Driving around the city with Gil is a bit like driving with an urban Johnny Appleseed. Just about every block we pass he points out a tree planted by his family. Heavier in body than in his youth‹America’s liberty has fattened many men‹with sun-dappled Mediterranean skin, black hair, and deep set eyes, Gil isn’t particularly sentimental, but he is definitely earnest. He is apt to say, “I remember when we planted that tree 20-years ago. It’s a good strong tree. Look at it. Look at how it’s grown.” And for a brief moment, as we pass it by at its sidewalk home, we are silent. “There was a tree,” he continued, “that when we were digging out the hole, this is somewhere on Madison Avenue, I think, that this rich woman comes out and says we must bury her cat in the pit of the tree. I know this is illegal, or at least I think so, but she was so sad, she was broken up, and so we fit the cat peacefully into a corner of the pit and then planted the tree.”
Gil very much likes the idea that he has played a significant part in the green up his city. In a way, it is like being a foster parent. He takes his trees from a plant nursery (many coming for his uncle’s nursery), cares for them for a moment, and then prepares them to be on their own in a city pit. He wants them, like any good guardian, to thrive, to be healthy.
Today, he picks me up at the Olmsted Center in Flushing Meadows-Corona Park, Queens, where my office is located. I am the Deputy Director for Central Forestry, the unit that oversees the planting of all new street trees and greenstreets, which was former Parks Commissioner Henry Stern’s program to convert barren triangles and medians into street gardens.
A few weeks back, we had visited the street medians along Francis Lewis Boulevard, in Queens, where we are going to plant nearly 100 trees between the Grand Central Parkway and the Long Island Expressway. The over a mile long stretch, with Alley Pond Park flanking a portion of its eastern side, was a grassy worn down strip. Impatient cars wanting to U-turn would trough their wheels across the grass. Jaywalkers would use the strip as an in-between the boulevard sanctuary, crossing from their cars into the park to play softball. The neighborhood is quiet, not lacking in its leafiness, but the median was pronouncedly bare; and the trees that we were going to plant was devised as the remedy.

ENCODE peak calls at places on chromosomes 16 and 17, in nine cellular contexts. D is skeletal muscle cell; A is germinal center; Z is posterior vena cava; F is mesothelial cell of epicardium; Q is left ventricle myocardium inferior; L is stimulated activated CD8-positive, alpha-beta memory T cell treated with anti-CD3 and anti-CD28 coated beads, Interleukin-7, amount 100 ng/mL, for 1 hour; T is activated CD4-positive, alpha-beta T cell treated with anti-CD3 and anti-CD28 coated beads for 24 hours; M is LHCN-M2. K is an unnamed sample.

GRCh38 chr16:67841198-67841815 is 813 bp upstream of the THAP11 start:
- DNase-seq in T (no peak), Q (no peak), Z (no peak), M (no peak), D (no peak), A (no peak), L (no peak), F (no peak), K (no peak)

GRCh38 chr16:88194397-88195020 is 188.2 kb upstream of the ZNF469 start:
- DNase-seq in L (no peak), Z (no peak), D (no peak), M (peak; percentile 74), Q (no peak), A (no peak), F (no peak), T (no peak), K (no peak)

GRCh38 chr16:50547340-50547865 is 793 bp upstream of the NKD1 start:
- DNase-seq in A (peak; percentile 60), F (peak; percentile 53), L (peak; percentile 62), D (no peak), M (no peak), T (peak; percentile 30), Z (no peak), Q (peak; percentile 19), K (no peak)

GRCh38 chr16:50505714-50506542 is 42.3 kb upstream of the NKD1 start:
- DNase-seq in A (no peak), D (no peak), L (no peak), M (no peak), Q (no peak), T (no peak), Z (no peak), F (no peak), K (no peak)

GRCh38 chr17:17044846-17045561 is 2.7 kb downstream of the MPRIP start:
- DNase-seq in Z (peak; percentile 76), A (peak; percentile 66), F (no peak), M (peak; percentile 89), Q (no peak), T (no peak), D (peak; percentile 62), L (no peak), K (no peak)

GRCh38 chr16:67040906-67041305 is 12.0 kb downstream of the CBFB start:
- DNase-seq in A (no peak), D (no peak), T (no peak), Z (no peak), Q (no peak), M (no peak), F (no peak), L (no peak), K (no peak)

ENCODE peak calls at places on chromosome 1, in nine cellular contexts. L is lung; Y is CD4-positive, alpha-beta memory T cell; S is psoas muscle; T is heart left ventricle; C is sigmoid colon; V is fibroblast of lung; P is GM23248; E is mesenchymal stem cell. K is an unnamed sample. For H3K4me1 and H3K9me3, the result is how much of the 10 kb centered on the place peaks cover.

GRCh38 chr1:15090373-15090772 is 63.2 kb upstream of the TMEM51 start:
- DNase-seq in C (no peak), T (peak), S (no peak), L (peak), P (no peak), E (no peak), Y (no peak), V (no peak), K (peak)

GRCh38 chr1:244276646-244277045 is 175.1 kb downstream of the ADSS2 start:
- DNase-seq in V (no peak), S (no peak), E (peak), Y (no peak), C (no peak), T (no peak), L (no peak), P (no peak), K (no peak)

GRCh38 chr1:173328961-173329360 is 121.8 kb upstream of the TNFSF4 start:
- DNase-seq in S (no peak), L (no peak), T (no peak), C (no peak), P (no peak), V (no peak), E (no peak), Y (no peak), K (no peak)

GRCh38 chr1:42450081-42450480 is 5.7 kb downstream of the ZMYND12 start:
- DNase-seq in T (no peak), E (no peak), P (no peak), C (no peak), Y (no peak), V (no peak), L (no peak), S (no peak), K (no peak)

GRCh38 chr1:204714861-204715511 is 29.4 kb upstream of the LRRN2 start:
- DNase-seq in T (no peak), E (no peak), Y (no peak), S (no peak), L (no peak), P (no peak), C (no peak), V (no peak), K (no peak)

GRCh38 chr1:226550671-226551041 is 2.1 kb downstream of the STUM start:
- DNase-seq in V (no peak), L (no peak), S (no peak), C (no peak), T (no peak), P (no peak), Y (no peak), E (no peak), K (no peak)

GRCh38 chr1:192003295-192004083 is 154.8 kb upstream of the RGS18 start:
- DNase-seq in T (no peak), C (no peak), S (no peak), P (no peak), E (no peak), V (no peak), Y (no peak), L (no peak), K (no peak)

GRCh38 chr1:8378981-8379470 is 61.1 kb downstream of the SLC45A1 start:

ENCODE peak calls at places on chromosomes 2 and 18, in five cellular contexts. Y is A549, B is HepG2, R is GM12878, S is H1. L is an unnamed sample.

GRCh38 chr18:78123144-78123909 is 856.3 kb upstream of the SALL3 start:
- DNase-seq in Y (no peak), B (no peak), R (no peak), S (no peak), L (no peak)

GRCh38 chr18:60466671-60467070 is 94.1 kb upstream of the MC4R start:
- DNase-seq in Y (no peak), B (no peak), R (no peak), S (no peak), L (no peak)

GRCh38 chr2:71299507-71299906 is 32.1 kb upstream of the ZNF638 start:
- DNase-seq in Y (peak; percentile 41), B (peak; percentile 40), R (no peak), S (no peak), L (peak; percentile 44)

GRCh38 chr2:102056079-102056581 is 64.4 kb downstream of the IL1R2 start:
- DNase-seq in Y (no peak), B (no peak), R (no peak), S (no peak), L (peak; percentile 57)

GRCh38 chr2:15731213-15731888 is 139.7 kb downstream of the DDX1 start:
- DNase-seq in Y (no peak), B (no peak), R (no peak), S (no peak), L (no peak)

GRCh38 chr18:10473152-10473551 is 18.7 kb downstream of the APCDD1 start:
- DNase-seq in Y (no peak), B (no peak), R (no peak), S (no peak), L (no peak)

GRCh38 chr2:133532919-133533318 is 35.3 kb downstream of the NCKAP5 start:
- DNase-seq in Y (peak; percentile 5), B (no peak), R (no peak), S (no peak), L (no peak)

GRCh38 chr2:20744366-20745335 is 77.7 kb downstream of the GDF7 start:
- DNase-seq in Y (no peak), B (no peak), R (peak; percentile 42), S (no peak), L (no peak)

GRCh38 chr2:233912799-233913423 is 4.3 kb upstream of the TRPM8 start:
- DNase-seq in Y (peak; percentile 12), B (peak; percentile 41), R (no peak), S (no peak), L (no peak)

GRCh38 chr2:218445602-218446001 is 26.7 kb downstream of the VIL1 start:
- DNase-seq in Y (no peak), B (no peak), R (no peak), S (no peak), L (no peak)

Gil and I stop to get some tea and bagels and then we are off to the site. He tells me that I will really like the trees he has purchased for this project. A Parks Department forester always goes out to the plant nursery with a contractor to select, or “tag” in landscaper parlance, the plants that will be used on our streets. It is a quality protection that the city has written into its contracts with the private landscapers that work for us.
When I am with Gil, I recline in the passenger’s seat and let him drive. I grew up in New York City, but I was Manhattan-bound for most of my life. Now, working citywide, administering the planting of trees and greenstreets in every crack and corner of Gotham, I know the city in much greater detail. I can travel from the Bronx to Far Rockaway and in between without a map. Even though my relationship with the city has turned starkly ambivalent (I want desperately to leave and try rural life after 40 odd years of existence here), I actually feel closer to it now, knowing it in its full roughness and stretch, the peaks and spikes of Manhattan counterbalanced by the flatlands of its other neighborhoods, all its peculiar communities encased in their niches, all absolutely distinctive. With Gil, however, I am the passenger.